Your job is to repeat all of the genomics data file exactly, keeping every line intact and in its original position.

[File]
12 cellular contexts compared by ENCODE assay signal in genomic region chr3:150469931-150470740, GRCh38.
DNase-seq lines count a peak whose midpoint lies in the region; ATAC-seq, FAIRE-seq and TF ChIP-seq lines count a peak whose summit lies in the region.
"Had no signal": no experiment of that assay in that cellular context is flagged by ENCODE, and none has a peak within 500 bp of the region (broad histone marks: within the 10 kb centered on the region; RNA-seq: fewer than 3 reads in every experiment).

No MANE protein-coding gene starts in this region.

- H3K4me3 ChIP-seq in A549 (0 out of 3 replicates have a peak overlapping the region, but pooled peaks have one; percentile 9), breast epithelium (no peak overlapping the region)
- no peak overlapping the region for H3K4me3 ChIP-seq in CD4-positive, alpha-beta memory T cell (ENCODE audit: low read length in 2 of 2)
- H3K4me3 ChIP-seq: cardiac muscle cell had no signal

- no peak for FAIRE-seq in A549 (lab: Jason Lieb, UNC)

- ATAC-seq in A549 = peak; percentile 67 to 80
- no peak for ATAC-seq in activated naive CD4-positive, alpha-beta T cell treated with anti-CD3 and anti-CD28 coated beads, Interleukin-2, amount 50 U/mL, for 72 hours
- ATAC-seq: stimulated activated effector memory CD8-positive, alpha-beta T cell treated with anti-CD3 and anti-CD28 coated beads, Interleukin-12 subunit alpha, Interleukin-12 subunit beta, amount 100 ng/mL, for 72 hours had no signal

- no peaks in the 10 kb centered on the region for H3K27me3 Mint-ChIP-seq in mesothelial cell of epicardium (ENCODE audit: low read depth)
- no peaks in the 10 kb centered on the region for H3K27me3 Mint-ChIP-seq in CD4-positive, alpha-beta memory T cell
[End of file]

12 cellular contexts compared by ENCODE assay signal in genomic region chr3:150469931-150470740, GRCh38.
DNase-seq lines count a peak whose midpoint lies in the region; ATAC-seq, FAIRE-seq and TF ChIP-seq lines count a peak whose summit lies in the region.
"Had no signal": no experiment of that assay in that cellular context is flagged by ENCODE, and none has a peak within 500 bp of the region (broad histone marks: within the 10 kb centered on the region; RNA-seq: fewer than 3 reads in every experiment).

No MANE protein-coding gene starts in this region.

- H3K4me3 ChIP-seq in A549 (0 out of 3 replicates have a peak overlapping the region, but pooled peaks have one; percentile 9), breast epithelium (no peak overlapping the region)
- no peak overlapping the region for H3K4me3 ChIP-seq in CD4-positive, alpha-beta memory T cell (ENCODE audit: low read length in 2 of 2)
- H3K4me3 ChIP-seq: cardiac muscle cell had no signal

- no peak for FAIRE-seq in A549 (lab: Jason Lieb, UNC)

- ATAC-seq in A549 = peak; percentile 67 to 80
- no peak for ATAC-seq in activated naive CD4-positive, alpha-beta T cell treated with anti-CD3 and anti-CD28 coated beads, Interleukin-2, amount 50 U/mL, for 72 hours
- ATAC-seq: stimulated activated effector memory CD8-positive, alpha-beta T cell treated with anti-CD3 and anti-CD28 coated beads, Interleukin-12 subunit alpha, Interleukin-12 subunit beta, amount 100 ng/mL, for 72 hours had no signal

- no peaks in the 10 kb centered on the region for H3K27me3 Mint-ChIP-seq in mesothelial cell of epicardium (ENCODE audit: low read depth)
- no peaks in the 10 kb centered on the region for H3K27me3 Mint-ChIP-seq in CD4-positive, alpha-beta memory T cell